Turkey might have “12 Giant Men,” but in the FIBA World Championship gold medal game they were no match for the one and only Kevin Durant.
Durant was unstoppable, torching Turkey for 28 points thanks to seven clutch three-pointers whenever Team USA needed a big bucket on his way to being named tournament MVP and leading the Americans to a 81-64 gold medal win over the hosts.
Turkey geared its defense around slowing down Durant, yet he still consistently found seams in the defense, particularly early when the game was in doubt.
Durant scored 26 of his 28 points in the first 22:01, tallying just six points less than Turkey during this time and going for over half of America’s points in that stretch. His jumper is just so smooth and effortless and any time he had even a crack of daylight or a smaller defender on him he splashed another jumper home.
Durant helped the Americans open up an 18-point lead early in the second half, and the Turks never got back within single digits.
You can’t blame Hedo Turkoglu, the Suns forward who made the FIBA All-Tournament team, for this loss. He showed up in this one, going for a team-high 16 points on 5-for-8 shooting (4-for-4 behind the arc) to go with seven boards in 23 minutes. No other Turk reached double digits in scoring.
Turkoglu sparked the home team early, scoring eight straight points for his squad capped by back-to-back threes to put Turkey ahead 15-14. You could tell he wasn’t going to be rattled by this stage, but a minute later an apparent knee injury forced him to the bench and somewhat limited his effectiveness the rest of the contest.
Turkey seemed capable of sticking around with Team USA being essentially a one-man team offensively early, but Durant so superbly carried the Americans through the first half while his teammates helped smother Turkey defensively.
Lamar Odom chipped in with 15 and 11, including some clutch play in the fourth, and the Americans took home their first World Championship since 1994 and automatically qualified for the 2012 Olympics, which could be critical with the looming lockout and the possibility of pros not wanting to play in qualifying games next summer without a collective bargaining agreement in place.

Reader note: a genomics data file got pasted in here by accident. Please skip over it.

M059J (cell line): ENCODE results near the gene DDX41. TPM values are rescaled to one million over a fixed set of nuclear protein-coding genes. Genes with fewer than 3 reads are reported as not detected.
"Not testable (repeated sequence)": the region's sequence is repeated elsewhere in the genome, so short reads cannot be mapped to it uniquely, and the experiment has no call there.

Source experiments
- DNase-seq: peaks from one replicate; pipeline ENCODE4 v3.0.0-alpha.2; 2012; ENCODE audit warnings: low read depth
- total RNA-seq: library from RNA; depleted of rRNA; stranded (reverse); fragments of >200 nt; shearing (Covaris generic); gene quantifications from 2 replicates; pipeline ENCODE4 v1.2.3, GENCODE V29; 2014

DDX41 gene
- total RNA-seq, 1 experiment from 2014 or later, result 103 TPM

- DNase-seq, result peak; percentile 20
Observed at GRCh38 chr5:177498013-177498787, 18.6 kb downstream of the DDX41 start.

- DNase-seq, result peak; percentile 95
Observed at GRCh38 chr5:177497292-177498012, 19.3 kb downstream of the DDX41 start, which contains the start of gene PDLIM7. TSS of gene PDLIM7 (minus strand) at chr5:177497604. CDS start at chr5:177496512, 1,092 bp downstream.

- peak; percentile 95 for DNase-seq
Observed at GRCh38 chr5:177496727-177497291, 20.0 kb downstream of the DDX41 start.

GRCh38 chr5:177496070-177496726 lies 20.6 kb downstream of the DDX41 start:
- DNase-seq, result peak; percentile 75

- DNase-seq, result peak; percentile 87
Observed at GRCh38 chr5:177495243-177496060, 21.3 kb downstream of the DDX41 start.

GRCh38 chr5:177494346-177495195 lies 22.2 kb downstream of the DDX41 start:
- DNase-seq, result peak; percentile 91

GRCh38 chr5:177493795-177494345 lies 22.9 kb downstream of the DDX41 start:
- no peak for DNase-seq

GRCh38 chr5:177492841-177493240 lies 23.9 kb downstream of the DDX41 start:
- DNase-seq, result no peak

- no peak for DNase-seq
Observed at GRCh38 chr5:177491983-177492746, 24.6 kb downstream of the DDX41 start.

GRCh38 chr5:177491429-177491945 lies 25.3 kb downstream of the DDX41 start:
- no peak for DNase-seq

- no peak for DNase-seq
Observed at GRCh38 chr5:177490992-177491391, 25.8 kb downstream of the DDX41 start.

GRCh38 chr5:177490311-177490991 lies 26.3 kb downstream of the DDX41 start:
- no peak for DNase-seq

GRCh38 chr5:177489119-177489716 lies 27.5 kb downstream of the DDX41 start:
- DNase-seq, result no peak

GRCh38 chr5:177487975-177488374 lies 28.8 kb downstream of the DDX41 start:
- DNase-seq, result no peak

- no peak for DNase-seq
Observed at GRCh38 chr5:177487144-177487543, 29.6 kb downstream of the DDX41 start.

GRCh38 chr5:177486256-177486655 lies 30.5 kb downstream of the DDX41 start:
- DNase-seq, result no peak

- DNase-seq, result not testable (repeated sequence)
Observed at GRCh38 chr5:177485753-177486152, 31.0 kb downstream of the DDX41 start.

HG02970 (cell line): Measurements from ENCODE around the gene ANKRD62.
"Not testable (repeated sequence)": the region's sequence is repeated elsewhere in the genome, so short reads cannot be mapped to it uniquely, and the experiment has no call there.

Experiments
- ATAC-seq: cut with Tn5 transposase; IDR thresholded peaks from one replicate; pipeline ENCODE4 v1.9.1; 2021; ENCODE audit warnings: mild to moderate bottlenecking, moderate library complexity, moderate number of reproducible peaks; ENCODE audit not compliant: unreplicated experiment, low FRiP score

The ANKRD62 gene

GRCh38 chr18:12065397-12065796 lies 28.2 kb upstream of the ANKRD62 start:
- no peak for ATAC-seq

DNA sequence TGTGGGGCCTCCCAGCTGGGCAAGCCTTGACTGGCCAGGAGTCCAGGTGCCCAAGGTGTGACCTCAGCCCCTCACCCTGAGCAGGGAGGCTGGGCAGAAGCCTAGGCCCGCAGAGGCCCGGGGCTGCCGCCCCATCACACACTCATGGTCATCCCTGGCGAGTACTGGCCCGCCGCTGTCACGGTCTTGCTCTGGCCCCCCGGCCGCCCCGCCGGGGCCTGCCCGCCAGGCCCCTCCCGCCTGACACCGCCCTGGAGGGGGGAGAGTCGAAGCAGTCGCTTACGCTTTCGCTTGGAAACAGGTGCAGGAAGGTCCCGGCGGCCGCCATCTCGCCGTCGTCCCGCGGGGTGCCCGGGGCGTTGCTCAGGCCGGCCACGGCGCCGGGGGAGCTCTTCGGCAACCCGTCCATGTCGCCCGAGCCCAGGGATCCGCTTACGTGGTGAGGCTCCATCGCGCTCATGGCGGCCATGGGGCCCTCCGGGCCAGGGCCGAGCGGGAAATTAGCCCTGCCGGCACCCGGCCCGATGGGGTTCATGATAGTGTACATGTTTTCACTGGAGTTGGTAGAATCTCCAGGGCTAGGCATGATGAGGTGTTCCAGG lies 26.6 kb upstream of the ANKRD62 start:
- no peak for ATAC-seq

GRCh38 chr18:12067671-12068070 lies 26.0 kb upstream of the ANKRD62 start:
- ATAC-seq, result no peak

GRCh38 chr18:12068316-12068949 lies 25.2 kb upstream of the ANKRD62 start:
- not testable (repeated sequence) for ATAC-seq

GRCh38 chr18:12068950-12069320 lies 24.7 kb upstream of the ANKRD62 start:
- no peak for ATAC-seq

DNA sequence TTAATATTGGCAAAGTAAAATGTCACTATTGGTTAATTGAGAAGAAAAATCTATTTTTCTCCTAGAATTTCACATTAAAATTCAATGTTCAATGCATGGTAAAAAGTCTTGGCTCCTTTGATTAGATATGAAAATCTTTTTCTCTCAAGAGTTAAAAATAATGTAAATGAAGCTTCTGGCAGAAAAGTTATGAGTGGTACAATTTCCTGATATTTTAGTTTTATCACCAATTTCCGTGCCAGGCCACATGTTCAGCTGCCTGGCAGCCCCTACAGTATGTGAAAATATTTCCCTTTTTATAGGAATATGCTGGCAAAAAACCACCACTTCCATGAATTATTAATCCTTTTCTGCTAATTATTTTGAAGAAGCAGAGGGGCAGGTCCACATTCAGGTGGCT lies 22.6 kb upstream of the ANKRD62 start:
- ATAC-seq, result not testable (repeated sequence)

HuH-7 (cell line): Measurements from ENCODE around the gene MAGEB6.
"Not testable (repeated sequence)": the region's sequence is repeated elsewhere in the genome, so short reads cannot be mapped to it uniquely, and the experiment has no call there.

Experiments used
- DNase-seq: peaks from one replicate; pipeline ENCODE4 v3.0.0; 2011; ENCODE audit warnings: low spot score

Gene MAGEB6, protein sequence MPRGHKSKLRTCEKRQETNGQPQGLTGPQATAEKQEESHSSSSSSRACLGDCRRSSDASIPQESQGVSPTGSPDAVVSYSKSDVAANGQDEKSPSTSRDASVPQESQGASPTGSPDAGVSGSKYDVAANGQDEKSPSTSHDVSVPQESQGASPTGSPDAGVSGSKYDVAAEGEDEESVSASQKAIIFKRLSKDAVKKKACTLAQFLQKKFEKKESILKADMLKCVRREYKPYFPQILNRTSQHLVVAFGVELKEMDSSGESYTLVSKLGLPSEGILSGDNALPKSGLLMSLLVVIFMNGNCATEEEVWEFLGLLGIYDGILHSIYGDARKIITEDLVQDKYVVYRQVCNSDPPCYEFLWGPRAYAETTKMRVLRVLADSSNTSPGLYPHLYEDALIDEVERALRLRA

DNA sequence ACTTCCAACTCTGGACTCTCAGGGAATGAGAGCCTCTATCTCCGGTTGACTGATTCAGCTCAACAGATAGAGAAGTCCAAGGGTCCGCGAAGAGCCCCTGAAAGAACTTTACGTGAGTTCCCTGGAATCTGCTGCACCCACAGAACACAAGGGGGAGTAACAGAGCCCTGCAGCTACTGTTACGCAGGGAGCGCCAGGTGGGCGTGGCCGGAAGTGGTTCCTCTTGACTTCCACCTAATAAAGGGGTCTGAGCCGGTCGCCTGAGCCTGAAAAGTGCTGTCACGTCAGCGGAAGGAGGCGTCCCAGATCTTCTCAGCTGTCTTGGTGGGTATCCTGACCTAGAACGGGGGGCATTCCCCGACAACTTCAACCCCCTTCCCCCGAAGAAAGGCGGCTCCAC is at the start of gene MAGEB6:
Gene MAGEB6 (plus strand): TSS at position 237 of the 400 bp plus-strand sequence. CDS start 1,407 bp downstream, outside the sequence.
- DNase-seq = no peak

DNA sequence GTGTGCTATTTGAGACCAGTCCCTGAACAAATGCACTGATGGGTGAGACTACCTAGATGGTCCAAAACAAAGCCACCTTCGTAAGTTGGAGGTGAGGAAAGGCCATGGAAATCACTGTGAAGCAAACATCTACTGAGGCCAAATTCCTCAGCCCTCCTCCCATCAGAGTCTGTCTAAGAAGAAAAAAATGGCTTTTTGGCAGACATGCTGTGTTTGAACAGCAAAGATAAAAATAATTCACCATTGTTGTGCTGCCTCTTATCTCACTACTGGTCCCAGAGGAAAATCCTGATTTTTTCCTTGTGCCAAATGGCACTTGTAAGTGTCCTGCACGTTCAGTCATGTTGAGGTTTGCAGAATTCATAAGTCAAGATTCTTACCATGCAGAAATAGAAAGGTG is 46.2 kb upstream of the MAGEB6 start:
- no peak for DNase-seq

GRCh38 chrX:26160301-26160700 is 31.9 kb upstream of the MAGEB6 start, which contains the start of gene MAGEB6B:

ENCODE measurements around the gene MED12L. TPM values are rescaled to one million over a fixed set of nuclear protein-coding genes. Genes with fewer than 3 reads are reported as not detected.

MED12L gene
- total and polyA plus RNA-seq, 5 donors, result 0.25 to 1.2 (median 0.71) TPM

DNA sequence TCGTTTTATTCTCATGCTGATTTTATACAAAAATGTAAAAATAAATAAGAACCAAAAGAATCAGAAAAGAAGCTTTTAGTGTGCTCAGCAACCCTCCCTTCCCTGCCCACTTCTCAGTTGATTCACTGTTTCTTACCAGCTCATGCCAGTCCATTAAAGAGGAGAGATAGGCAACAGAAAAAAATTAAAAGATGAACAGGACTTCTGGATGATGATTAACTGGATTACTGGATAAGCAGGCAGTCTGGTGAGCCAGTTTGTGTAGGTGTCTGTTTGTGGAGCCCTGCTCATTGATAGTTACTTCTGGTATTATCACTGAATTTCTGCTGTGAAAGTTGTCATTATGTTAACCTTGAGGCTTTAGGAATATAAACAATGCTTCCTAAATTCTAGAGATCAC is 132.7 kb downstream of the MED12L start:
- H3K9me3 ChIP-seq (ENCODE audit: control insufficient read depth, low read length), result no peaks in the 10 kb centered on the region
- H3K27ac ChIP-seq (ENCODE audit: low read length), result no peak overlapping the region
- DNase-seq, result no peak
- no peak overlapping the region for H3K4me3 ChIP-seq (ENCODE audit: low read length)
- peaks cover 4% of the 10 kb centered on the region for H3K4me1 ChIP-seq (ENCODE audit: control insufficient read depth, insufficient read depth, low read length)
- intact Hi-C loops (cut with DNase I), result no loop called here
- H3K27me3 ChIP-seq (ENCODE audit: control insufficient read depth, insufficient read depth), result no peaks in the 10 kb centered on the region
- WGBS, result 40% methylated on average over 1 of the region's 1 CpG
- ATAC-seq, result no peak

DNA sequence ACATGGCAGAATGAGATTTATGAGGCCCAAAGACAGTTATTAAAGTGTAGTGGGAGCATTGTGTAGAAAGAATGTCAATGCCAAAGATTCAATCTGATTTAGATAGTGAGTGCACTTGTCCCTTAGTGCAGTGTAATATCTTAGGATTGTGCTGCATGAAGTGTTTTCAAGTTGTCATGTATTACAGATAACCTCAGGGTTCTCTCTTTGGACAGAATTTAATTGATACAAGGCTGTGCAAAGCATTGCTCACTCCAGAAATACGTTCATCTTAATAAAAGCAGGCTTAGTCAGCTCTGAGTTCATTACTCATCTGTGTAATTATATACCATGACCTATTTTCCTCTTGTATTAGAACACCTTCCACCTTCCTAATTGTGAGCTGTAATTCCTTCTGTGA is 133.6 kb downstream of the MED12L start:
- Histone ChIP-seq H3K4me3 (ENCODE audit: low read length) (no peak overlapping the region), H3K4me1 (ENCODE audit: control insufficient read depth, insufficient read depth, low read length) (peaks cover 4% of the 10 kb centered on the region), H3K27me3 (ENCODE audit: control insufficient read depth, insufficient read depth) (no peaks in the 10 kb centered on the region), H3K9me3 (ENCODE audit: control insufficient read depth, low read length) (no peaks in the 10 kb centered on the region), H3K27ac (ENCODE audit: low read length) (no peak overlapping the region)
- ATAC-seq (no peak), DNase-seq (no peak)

The Turkish crowd saluted its heroes in the waning minutes of the game and both sides seemed genuinely proud of their accomplishments. Turkey earned its first medal at the FIBA World Championship, finishing with a silver after starting the year with a FIBA ranking of No. 18 (that will be going up right about now).
“We are so happy as a team,” Turkoglu told FanHouse. ”Nobody expected us to come this far.”
The tournament as a whole was seen as a major positive, with FIBA Secretary General Patrick Baumann calling it ”the most successful FIBA World Championship ever.” According to Baumann about 1 billion people in nearly 200 countries tuned in for the action, exceeding the numbers of previous World Championships. Clearly other countries were more stoked about the action than American fans (three of the games produced the highest ratings of the year in Lithuania).
In all, it was a positive for many groups, most notably the two teams on the floor in the final game.
Kevin Durant established himself as a world superstar, scoring more than twice as many points as the next highest American (22.8 ppg, third highest in the tournament) and continuing his summer of goodwill that it seems will lead to an MVP NBA season. Team USA won a gold medal without any 2008 Olympians and thrashed the competition so thoroughly that anybody who picked against the Americans ought to be feeling pretty stupid right about now.
Team Turkey, meanwhile, brought much joy to its fans with a once-a-century kind of performance. The Turks dominated every bit as much as the Americans before the final game and engendered the kind of country camaraderie that makes sports so great.